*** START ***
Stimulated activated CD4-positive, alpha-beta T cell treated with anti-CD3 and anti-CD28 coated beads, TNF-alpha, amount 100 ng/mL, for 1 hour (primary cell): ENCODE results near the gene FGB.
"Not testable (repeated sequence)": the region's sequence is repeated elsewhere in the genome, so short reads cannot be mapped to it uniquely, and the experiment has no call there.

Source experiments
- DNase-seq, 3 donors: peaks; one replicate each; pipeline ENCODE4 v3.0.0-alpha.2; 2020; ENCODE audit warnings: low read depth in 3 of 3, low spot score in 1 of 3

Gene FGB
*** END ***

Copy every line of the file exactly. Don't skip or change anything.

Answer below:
Stimulated activated CD4-positive, alpha-beta T cell treated with anti-CD3 and anti-CD28 coated beads, TNF-alpha, amount 100 ng/mL, for 1 hour (primary cell): ENCODE results near the gene FGB.
"Not testable (repeated sequence)": the region's sequence is repeated elsewhere in the genome, so short reads cannot be mapped to it uniquely, and the experiment has no call there.

Source experiments
- DNase-seq, 3 donors: peaks; one replicate each; pipeline ENCODE4 v3.0.0-alpha.2; 2020; ENCODE audit warnings: low read depth in 3 of 3, low spot score in 1 of 3

Gene FGB